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Brexit Diaries: swimming with icebergs

December 28, 2020

I’ve never been one for cold-water swimming. At least, not in my advanced years. When I was a kid, I would happily jump into the sea on family holidays in north Wales. A couple of minutes and the water’s lovely. But now? No thanks.

I do, however, have a family member, just a couple of years younger than me, who’s so crazy about cold water that she has a contraption in her garden, bigger than a bath but smaller than a proper pool with jets at one end that enable her to swim without moving forward. Any opportunity she gets to jump into the icy waters of a lake or river she gleefully takes.

It seems that when you first immerse yourself in freezing water you nearly die of shock. But over repeated immersions you get used to it and it becomes, lord help us, a source of joy. Not to mention good for you in some bizarre way.

So, it appears to me, it has been with Brexit, though joy is unlikely to be the end result, nor any apparent benefit. When the nation decided that we should leave the European Union in 2016 the shock, to me, was equivalent to being chucked into a hole cut into a frozen Finnish lake. Except that there was no sauna waiting on the shore to warm me up. Year after year I’ve ranted and raved about all the things that we would lose as the result of the decision. Things more fundamental and intangible than the loss of a pet’s passport. A sense of belonging, of community, of being more than the citizen of a small island.

Every time my hopes were dashed that we might be able to reverse the decision through a second referendum or a general election, it felt like being plunged back into that hole in the lake. And, of course, with every plunge the cold didn’t seem so traumatic. The reason was that I was becoming resigned to the inevitable. Until 2020, that process was gradual, and while it happened I couldn’t forget the false promises made in 2016 by leavers like Johnson and Gove, who told us about sunlit uplands, membership of the single market and customs union, regaining sovereignty and taking back control. Having our cake and eating it, in other words.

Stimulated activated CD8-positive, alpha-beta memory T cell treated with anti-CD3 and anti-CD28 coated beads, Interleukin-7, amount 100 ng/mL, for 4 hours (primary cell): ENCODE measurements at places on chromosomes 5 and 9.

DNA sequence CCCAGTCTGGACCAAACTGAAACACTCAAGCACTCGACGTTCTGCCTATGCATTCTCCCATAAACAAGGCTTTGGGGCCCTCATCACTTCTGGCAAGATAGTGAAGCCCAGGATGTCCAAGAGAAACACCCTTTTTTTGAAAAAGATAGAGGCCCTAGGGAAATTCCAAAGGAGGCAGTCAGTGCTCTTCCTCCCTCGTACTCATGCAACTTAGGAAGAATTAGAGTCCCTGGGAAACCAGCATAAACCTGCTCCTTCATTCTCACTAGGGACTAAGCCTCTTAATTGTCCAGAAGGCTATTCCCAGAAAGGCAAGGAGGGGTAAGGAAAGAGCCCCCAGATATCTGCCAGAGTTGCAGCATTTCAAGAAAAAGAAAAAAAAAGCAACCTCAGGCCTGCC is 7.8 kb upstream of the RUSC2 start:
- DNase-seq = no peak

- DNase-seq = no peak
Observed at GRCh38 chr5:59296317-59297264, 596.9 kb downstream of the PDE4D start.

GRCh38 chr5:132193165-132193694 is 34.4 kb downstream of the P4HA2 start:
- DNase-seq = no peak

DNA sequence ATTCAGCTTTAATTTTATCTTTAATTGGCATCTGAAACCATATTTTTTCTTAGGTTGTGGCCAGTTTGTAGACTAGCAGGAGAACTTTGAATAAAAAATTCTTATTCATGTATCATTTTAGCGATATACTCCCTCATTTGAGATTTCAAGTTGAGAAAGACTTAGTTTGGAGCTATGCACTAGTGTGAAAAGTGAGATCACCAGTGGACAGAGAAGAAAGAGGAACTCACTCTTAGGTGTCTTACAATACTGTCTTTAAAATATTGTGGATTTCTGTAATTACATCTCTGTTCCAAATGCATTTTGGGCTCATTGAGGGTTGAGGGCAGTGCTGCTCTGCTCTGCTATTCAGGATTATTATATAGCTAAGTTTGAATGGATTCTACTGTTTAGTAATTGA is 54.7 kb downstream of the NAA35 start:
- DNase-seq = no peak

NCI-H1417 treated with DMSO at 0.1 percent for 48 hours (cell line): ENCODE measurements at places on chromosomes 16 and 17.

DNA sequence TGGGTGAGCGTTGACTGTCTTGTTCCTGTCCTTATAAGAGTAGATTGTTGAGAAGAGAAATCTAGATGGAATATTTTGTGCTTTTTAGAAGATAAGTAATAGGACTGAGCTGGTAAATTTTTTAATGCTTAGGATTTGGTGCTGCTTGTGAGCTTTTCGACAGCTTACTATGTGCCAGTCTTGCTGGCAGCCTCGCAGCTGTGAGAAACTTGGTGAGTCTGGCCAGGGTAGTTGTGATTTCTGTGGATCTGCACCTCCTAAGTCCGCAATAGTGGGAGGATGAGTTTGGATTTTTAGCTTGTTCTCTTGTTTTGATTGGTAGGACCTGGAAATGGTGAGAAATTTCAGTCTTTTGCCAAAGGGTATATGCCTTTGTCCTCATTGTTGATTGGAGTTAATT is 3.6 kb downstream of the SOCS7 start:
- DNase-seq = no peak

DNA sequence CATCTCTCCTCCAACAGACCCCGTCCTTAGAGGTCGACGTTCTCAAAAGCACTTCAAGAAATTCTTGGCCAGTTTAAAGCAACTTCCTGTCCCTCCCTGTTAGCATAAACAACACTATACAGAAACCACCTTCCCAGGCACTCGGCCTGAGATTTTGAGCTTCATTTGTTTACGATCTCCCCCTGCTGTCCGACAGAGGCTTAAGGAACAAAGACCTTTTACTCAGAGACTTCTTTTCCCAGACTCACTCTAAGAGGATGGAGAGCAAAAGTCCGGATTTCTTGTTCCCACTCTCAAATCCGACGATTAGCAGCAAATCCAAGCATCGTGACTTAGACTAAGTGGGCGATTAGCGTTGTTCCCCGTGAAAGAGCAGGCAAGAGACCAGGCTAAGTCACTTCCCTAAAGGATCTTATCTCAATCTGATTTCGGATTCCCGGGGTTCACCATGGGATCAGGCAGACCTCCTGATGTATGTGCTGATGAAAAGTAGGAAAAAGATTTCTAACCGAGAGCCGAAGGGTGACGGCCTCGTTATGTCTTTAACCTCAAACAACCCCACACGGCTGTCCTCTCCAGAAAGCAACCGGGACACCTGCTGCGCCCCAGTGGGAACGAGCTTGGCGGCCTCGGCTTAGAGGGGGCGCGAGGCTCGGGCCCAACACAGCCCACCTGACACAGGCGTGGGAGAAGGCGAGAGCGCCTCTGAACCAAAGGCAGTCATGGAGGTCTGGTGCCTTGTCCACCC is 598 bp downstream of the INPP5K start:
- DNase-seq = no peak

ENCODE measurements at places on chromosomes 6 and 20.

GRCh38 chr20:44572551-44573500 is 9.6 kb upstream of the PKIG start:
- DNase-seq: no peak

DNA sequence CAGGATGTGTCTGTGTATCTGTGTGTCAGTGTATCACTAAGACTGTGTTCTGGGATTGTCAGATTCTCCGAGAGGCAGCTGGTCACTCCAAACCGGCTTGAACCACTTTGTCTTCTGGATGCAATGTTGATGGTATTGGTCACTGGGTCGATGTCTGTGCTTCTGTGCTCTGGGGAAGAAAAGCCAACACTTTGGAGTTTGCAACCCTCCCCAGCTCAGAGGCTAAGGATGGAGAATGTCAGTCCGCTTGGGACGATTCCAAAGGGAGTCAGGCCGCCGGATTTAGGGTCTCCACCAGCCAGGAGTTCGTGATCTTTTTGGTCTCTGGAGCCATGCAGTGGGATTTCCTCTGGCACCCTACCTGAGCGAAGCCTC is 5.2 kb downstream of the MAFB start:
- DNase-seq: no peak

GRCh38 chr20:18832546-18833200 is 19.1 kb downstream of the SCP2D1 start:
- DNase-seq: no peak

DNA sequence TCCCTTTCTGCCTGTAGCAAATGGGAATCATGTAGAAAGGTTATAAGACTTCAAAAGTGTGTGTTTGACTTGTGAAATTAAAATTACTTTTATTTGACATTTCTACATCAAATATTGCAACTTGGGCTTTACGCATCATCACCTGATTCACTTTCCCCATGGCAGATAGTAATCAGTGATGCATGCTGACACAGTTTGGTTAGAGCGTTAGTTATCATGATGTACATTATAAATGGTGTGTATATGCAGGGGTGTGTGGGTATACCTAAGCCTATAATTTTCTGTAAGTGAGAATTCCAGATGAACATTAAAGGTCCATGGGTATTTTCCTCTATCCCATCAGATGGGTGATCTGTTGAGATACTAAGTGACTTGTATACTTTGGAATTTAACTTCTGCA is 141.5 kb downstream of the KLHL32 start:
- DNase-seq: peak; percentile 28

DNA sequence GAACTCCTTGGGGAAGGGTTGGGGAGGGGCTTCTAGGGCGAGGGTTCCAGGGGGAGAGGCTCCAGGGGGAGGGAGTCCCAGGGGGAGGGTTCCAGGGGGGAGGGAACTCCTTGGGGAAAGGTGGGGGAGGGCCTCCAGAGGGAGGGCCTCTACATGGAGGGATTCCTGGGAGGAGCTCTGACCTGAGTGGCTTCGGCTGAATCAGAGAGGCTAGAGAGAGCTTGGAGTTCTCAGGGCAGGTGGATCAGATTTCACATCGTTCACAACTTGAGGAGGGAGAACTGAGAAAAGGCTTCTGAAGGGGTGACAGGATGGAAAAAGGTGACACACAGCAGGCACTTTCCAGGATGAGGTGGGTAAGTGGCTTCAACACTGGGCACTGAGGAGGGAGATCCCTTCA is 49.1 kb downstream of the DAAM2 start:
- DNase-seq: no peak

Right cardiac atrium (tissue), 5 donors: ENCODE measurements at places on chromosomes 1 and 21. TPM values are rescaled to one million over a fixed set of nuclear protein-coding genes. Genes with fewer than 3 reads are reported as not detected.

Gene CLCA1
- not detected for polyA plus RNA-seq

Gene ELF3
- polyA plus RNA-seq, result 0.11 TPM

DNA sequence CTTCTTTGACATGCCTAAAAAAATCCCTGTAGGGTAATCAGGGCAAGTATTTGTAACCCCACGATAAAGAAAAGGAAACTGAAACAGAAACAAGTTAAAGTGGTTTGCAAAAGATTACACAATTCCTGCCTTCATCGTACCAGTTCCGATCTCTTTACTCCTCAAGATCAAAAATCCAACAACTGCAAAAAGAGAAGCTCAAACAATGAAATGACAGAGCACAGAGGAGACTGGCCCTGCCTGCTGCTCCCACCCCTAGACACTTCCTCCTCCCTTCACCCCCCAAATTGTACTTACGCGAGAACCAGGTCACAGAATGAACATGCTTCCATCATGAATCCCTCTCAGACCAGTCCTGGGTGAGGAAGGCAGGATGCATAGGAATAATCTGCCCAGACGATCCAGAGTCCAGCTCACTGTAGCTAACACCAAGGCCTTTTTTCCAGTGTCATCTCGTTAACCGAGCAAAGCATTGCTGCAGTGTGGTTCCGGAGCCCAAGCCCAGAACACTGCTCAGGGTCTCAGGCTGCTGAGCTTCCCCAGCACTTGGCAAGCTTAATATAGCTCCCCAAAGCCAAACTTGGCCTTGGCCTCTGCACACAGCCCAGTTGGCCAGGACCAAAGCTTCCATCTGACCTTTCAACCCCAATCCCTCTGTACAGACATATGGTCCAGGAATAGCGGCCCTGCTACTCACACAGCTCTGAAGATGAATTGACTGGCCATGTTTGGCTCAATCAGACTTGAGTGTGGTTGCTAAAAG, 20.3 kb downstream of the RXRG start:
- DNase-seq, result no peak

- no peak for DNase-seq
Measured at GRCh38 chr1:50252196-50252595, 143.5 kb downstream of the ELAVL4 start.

I didn’t believe them then, but enough people bought the bullshit to swing the vote in favour of leaving.

Now we have a deal. Those old promises are being relentlessly recycled by die-hard remainers to remind us how far this deal falls short of what we were promised, yet nobody seems to care. The dominant feeling is of relief that we shall be spared the consequences of no-deal in the midst of a pandemic.

Of course, as the Sun might say, it’s the pandemic wot won it. Lockdowns, mass deaths, fear, loneliness and national depression have dulled our sensitivity to what is being done on our name in order to leave the European Union. Life could hardly be more crap than it has been over the past year, could it? The coronavirus has put into the shade all the negative consequences of Brexit, and led us to a dull acceptance that any deal is better than no deal.